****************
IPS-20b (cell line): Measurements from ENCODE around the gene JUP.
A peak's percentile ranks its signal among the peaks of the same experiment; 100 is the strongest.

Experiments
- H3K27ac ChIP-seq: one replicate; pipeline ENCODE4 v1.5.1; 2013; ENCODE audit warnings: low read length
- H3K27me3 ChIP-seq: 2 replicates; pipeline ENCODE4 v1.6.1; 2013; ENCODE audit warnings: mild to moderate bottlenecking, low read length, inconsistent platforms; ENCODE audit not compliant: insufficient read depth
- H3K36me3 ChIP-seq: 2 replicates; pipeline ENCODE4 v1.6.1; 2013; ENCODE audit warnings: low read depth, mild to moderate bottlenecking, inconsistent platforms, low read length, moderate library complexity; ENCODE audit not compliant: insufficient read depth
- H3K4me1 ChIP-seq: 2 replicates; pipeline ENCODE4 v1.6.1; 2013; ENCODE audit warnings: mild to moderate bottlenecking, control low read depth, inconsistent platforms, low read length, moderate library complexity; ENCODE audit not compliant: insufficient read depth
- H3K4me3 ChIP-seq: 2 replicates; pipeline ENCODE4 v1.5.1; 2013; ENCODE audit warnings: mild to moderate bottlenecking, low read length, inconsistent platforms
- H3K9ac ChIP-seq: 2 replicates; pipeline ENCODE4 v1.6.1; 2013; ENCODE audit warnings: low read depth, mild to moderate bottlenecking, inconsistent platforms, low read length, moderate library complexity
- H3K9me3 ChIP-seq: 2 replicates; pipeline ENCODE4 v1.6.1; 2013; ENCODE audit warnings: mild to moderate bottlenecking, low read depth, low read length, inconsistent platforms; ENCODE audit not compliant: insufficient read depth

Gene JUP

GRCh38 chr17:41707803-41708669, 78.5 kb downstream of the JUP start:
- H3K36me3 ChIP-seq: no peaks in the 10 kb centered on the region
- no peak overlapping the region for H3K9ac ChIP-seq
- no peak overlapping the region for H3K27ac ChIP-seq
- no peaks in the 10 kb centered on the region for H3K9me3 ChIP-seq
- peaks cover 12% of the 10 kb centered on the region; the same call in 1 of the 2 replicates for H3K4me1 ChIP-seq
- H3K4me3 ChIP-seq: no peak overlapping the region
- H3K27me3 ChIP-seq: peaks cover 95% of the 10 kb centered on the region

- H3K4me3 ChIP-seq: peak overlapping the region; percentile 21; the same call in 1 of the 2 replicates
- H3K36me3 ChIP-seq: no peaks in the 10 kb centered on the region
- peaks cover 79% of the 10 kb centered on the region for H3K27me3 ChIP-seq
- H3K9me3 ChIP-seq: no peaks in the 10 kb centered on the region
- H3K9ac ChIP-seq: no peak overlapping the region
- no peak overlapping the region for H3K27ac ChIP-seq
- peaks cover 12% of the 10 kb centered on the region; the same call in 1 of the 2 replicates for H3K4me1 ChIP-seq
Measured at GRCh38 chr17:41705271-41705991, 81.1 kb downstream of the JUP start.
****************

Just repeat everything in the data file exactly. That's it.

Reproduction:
IPS-20b (cell line): Measurements from ENCODE around the gene JUP.
A peak's percentile ranks its signal among the peaks of the same experiment; 100 is the strongest.

Experiments
- H3K27ac ChIP-seq: one replicate; pipeline ENCODE4 v1.5.1; 2013; ENCODE audit warnings: low read length
- H3K27me3 ChIP-seq: 2 replicates; pipeline ENCODE4 v1.6.1; 2013; ENCODE audit warnings: mild to moderate bottlenecking, low read length, inconsistent platforms; ENCODE audit not compliant: insufficient read depth
- H3K36me3 ChIP-seq: 2 replicates; pipeline ENCODE4 v1.6.1; 2013; ENCODE audit warnings: low read depth, mild to moderate bottlenecking, inconsistent platforms, low read length, moderate library complexity; ENCODE audit not compliant: insufficient read depth
- H3K4me1 ChIP-seq: 2 replicates; pipeline ENCODE4 v1.6.1; 2013; ENCODE audit warnings: mild to moderate bottlenecking, control low read depth, inconsistent platforms, low read length, moderate library complexity; ENCODE audit not compliant: insufficient read depth
- H3K4me3 ChIP-seq: 2 replicates; pipeline ENCODE4 v1.5.1; 2013; ENCODE audit warnings: mild to moderate bottlenecking, low read length, inconsistent platforms
- H3K9ac ChIP-seq: 2 replicates; pipeline ENCODE4 v1.6.1; 2013; ENCODE audit warnings: low read depth, mild to moderate bottlenecking, inconsistent platforms, low read length, moderate library complexity
- H3K9me3 ChIP-seq: 2 replicates; pipeline ENCODE4 v1.6.1; 2013; ENCODE audit warnings: mild to moderate bottlenecking, low read depth, low read length, inconsistent platforms; ENCODE audit not compliant: insufficient read depth

Gene JUP

GRCh38 chr17:41707803-41708669, 78.5 kb downstream of the JUP start:
- H3K36me3 ChIP-seq: no peaks in the 10 kb centered on the region
- no peak overlapping the region for H3K9ac ChIP-seq
- no peak overlapping the region for H3K27ac ChIP-seq
- no peaks in the 10 kb centered on the region for H3K9me3 ChIP-seq
- peaks cover 12% of the 10 kb centered on the region; the same call in 1 of the 2 replicates for H3K4me1 ChIP-seq
- H3K4me3 ChIP-seq: no peak overlapping the region
- H3K27me3 ChIP-seq: peaks cover 95% of the 10 kb centered on the region

- H3K4me3 ChIP-seq: peak overlapping the region; percentile 21; the same call in 1 of the 2 replicates
- H3K36me3 ChIP-seq: no peaks in the 10 kb centered on the region
- peaks cover 79% of the 10 kb centered on the region for H3K27me3 ChIP-seq
- H3K9me3 ChIP-seq: no peaks in the 10 kb centered on the region
- H3K9ac ChIP-seq: no peak overlapping the region
- no peak overlapping the region for H3K27ac ChIP-seq
- peaks cover 12% of the 10 kb centered on the region; the same call in 1 of the 2 replicates for H3K4me1 ChIP-seq
Measured at GRCh38 chr17:41705271-41705991, 81.1 kb downstream of the JUP start.